Join Robin Schneider for an in-depth discussion in this video Making a zipper brush, part of Illustrator for Fashion Design: Drawing Flats in CS6 (2013).
In this movie, I'm going to show you how to make a zipper brush. A zipper brush can be as elaborate as this one or a simple zipper which is closed here or a simple open zipper. All you need to do is draw a path with the Pen tool and then find your zipper brush, click on it and there you have it, a complete zipper with stop and seams and stitching. Let me show you how to make these two simple zippers and as you play around with the Illustrator and get more comfortable with the program, you can build yourself an elaborate one.
I'm going to close this layer and turn on this one. I've got a jacket here that is in need of a zipper so let's go ahead and make one. The zipper size I need for this jacket, and it should work for you too is very, very small. We're going to start by making a rectangle with the Rectangle tool. So select it, let's get in this layer so it'll let us draw. So I've got the Rectangle tool, I'm going to click once on the page. So we'll type in a Width of .75 and a Height of 3 points, click OK and it's a very tiny little rectangle.
We want to change the Stroke Width to .25 and make sure it has round corners and caps and you can also do that up here in the Control panel. This is all we need for our open zipper. We'll switch back to the Selection tool, select it and make a brush, click on New Brush, select Pattern Brush and click OK. We'll name it Open Zipper and we need to adjust the Spacing. It'll need to be 100% so there's room for the other half of the zipper to lock in place with this one and click OK.
Now while we're here, let's make the close zipper also and then I'll show you how to use both of them. To make the close zipper, you're going to copy this zipper and just move it over and down a little bit. So you can do that by holding your Alt or Option key, dragging the zipper over and moving it down just a little bit. So now I have my two close zipper teeth. I'm going to select them, click on New Brush, select Pattern Brush, OK and this brush doesn't need any spacing so we'll just click OK.
I didn't name my zipper brush so let's go back and do that. We're going to double-click, type in zipper, Z-I-P-P-E-R, and click OK. In case you haven't noticed by now, I just want to point out that all brushes in Illustrator are created from left to right, same way you would read. It doesn't matter if you draw the line from down to up or up and down or side to side, the brush will follow the path that you draw.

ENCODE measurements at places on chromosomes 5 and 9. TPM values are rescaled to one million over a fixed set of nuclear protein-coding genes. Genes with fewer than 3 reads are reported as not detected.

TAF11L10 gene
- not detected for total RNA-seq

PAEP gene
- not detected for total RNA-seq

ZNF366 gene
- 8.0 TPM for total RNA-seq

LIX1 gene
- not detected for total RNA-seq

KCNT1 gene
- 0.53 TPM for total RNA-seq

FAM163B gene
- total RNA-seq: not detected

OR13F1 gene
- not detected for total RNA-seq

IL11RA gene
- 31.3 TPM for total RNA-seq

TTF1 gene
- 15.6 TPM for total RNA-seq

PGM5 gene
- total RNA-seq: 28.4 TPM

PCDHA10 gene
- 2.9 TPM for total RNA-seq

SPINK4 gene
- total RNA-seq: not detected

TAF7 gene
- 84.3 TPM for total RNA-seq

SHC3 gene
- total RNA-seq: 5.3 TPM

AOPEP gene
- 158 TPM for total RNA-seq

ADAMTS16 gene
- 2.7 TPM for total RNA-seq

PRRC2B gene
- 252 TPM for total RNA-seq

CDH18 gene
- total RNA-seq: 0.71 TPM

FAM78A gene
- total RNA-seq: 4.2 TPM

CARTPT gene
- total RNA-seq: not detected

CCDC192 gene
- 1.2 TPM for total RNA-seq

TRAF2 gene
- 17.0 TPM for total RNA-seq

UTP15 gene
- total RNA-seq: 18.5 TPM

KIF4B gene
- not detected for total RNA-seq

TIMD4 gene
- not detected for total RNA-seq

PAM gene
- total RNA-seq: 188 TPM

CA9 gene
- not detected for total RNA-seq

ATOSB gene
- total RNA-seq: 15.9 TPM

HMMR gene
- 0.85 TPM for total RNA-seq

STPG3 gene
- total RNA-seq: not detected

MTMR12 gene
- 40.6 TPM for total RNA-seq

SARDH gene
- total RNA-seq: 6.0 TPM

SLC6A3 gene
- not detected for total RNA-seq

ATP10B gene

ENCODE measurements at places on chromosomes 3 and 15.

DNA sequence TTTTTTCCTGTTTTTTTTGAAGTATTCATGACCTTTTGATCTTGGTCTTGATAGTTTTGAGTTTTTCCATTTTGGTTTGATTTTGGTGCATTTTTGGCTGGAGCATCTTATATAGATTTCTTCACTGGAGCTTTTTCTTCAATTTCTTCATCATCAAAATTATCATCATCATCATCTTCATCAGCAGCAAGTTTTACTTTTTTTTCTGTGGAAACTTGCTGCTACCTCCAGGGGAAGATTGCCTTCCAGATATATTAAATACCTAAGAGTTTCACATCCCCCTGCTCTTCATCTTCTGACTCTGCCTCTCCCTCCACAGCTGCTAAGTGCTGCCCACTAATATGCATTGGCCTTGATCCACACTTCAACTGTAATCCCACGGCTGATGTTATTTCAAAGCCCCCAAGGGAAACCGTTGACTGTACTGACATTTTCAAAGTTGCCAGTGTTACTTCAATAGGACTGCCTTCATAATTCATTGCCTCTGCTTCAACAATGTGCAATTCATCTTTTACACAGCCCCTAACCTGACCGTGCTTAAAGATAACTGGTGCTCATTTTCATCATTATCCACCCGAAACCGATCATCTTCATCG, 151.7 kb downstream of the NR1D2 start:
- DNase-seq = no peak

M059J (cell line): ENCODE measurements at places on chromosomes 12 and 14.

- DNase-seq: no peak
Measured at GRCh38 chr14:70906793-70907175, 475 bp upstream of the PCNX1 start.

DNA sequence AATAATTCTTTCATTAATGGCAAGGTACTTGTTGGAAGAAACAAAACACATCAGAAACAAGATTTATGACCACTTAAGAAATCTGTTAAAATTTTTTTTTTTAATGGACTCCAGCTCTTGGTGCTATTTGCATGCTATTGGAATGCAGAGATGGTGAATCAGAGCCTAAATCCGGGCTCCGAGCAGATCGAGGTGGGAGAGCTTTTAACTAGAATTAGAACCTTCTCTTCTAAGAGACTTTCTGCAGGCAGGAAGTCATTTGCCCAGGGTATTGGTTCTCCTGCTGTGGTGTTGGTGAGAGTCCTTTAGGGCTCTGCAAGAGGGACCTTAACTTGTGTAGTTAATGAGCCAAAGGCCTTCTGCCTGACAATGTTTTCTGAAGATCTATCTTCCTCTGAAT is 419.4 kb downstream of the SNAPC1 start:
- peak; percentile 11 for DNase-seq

But to create the brush, it's really important that it's always created from left to right. So let's go ahead and zoom out and apply the zipper brush to this jacket. I'm going to select the path that I've already drawn for the zipper, we'll go down to our close Zipper brush, which is the one with the two teeth and click on it and there is the Zipper. But it's still missing one thing and that's a zipper pull. So I'm going to open my symbols and grab the zipper pull.
In the next movie, I will show you how to make one of your own, but we're just going to place it right here and now my jacket has a zipper complete with a zipper pull with one click of the brush. Let me show you how to use the open zipper. The open zipper can be used this way. We'll click, click and then click straight down and I'm going to apply the open zipper. Let's go back to my brushes and click on the open zipper brush. I want to make sure it has no fill and now I can select the zipper and reflect it so double-click on Reflect, Vertical, Copy, let me zoom in a bit, and now with my arrow key, I'm going to nudge this zipper over so it overlaps the first set of teeth and then I'm going to nudge it down one click so I get a closed zipper with a little bit open at the top.
Now I can go back to my symbols, grab my zipper pull and move it into place, which is going to be a little bit lower and now I have a partially open zipper. I hope that you'll enjoy making brushes and find them a huge time saver.
- What is a flat?
- Scaling, rotating, and duplicating shapes
- Simplifying and mastering the Pen tool to get you up and running quickly
- Drawing shirts with sleeves, collars, and placket details
- Drawing skirts, trousers, and jeans
- Using custom brushes to add stitching and trim quickly
- Creating and using symbols for buttons, zipper pulls, and drawstrings
- Drawing and rendering croquis with faces and hair
- Creating professional quality layouts
Skill Level Intermediate
Illustrator: Coloring Artwork (2011)with Mordy Golding4h 44m Intermediate
Illustrator CS6 One-on-One: Intermediatewith Deke McClelland11h 8m Intermediate
1. Getting Started: Overview of Basic Illustrator Tools
2. Drawing a Basic T-Shirt
3. Drawing a Button-Down Shirt
4. Drawing Skirts
5. Drawing a Blazer
6. Creating Custom Brushes
7. Creating Custom Symbols
8. Drawing Pants
9. Drawing Croquis
10. Presenting and Sharing Your Flats
Saving for print and email1m 53s
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